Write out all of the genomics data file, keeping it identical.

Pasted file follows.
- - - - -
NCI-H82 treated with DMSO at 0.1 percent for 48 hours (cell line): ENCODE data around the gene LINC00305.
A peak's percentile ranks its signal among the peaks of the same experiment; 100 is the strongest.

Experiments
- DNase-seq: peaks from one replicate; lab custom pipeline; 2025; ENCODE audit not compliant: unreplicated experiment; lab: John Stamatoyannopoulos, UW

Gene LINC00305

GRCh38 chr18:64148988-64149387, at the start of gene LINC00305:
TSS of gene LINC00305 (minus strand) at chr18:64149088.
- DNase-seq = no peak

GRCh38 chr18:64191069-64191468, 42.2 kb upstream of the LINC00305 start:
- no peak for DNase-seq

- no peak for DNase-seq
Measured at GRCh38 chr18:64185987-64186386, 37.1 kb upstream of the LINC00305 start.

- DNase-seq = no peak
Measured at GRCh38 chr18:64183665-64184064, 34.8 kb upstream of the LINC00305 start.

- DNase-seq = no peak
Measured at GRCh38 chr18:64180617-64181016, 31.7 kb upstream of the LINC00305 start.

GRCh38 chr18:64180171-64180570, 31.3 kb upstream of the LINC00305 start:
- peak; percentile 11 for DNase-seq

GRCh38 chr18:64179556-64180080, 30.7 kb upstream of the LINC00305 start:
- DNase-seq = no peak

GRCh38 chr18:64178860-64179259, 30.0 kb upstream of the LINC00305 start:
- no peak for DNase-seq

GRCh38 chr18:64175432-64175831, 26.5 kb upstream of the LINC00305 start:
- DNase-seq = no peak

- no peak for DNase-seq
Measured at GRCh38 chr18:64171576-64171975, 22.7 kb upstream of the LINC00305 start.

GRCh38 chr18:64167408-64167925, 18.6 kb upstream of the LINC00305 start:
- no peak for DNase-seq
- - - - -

NCI-H82 treated with DMSO at 0.1 percent for 48 hours (cell line): ENCODE data around the gene LINC00305.
A peak's percentile ranks its signal among the peaks of the same experiment; 100 is the strongest.

Experiments
- DNase-seq: peaks from one replicate; lab custom pipeline; 2025; ENCODE audit not compliant: unreplicated experiment; lab: John Stamatoyannopoulos, UW

Gene LINC00305

GRCh38 chr18:64148988-64149387, at the start of gene LINC00305:
TSS of gene LINC00305 (minus strand) at chr18:64149088.
- DNase-seq = no peak

GRCh38 chr18:64191069-64191468, 42.2 kb upstream of the LINC00305 start:
- no peak for DNase-seq

- no peak for DNase-seq
Measured at GRCh38 chr18:64185987-64186386, 37.1 kb upstream of the LINC00305 start.

- DNase-seq = no peak
Measured at GRCh38 chr18:64183665-64184064, 34.8 kb upstream of the LINC00305 start.

- DNase-seq = no peak
Measured at GRCh38 chr18:64180617-64181016, 31.7 kb upstream of the LINC00305 start.

GRCh38 chr18:64180171-64180570, 31.3 kb upstream of the LINC00305 start:
- peak; percentile 11 for DNase-seq

GRCh38 chr18:64179556-64180080, 30.7 kb upstream of the LINC00305 start:
- DNase-seq = no peak

GRCh38 chr18:64178860-64179259, 30.0 kb upstream of the LINC00305 start:
- no peak for DNase-seq

GRCh38 chr18:64175432-64175831, 26.5 kb upstream of the LINC00305 start:
- DNase-seq = no peak

- no peak for DNase-seq
Measured at GRCh38 chr18:64171576-64171975, 22.7 kb upstream of the LINC00305 start.

GRCh38 chr18:64167408-64167925, 18.6 kb upstream of the LINC00305 start:
- no peak for DNase-seq